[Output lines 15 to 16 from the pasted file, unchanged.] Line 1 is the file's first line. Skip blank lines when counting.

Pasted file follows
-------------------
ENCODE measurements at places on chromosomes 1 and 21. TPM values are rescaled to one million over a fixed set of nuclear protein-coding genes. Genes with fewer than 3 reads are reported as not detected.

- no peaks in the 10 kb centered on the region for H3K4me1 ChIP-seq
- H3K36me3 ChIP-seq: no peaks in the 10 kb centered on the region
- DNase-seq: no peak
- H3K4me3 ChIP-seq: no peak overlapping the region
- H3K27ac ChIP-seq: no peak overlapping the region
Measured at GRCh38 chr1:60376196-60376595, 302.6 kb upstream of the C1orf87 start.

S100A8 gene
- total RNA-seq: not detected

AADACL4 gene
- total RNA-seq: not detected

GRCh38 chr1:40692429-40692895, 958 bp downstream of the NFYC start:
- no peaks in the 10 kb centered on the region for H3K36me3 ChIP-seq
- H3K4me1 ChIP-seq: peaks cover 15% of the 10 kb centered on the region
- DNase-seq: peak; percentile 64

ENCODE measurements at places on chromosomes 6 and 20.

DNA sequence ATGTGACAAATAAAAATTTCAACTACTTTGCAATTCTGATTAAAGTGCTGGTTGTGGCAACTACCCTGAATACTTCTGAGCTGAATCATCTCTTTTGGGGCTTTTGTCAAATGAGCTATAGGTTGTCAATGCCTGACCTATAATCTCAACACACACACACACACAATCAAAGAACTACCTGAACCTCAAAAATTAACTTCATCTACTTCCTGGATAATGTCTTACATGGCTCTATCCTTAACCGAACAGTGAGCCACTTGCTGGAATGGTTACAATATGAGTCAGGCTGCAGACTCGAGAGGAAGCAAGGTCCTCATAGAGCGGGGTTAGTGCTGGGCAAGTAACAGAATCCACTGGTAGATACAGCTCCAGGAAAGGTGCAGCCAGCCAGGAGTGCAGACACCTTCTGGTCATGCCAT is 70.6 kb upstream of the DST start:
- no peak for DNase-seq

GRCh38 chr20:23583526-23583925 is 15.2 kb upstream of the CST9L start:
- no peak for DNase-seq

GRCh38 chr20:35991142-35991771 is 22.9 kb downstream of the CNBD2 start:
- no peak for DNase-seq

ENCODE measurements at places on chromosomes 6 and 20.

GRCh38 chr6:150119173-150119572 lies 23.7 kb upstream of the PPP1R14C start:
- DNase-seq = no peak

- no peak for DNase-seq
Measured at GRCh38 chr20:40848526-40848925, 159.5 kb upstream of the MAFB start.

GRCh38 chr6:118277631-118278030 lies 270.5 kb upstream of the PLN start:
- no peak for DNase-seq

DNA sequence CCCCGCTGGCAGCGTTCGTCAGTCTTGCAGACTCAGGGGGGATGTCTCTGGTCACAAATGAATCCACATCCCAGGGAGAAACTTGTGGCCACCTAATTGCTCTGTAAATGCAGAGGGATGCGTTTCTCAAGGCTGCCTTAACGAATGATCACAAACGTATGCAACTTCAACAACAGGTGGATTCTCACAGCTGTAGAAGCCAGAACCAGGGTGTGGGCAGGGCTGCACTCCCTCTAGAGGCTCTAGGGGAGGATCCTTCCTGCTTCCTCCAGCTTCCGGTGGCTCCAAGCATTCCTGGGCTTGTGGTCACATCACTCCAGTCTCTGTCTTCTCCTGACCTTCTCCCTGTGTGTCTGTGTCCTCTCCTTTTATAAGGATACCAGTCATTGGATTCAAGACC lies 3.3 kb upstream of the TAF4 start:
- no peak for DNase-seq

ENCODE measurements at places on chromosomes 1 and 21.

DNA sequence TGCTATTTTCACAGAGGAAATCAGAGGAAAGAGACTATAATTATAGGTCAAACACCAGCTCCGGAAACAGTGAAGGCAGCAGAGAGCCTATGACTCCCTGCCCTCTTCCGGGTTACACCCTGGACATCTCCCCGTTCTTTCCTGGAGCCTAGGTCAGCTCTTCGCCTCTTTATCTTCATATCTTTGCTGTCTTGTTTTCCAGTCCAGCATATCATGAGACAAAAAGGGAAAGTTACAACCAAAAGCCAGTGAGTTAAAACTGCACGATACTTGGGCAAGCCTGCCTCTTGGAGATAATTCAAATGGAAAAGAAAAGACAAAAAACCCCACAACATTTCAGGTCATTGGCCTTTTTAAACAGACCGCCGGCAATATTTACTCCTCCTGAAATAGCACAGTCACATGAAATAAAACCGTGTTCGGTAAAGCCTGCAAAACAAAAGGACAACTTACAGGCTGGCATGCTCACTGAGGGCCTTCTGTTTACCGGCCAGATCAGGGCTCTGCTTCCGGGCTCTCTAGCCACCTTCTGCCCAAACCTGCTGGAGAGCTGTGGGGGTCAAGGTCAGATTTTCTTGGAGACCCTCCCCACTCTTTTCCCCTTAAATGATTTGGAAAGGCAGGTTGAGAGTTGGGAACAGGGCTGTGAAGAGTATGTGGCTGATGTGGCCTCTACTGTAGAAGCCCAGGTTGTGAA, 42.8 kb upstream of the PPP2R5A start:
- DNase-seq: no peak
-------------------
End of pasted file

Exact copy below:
- DNase-seq: peak; percentile 64

ENCODE measurements at places on chromosomes 6 and 20.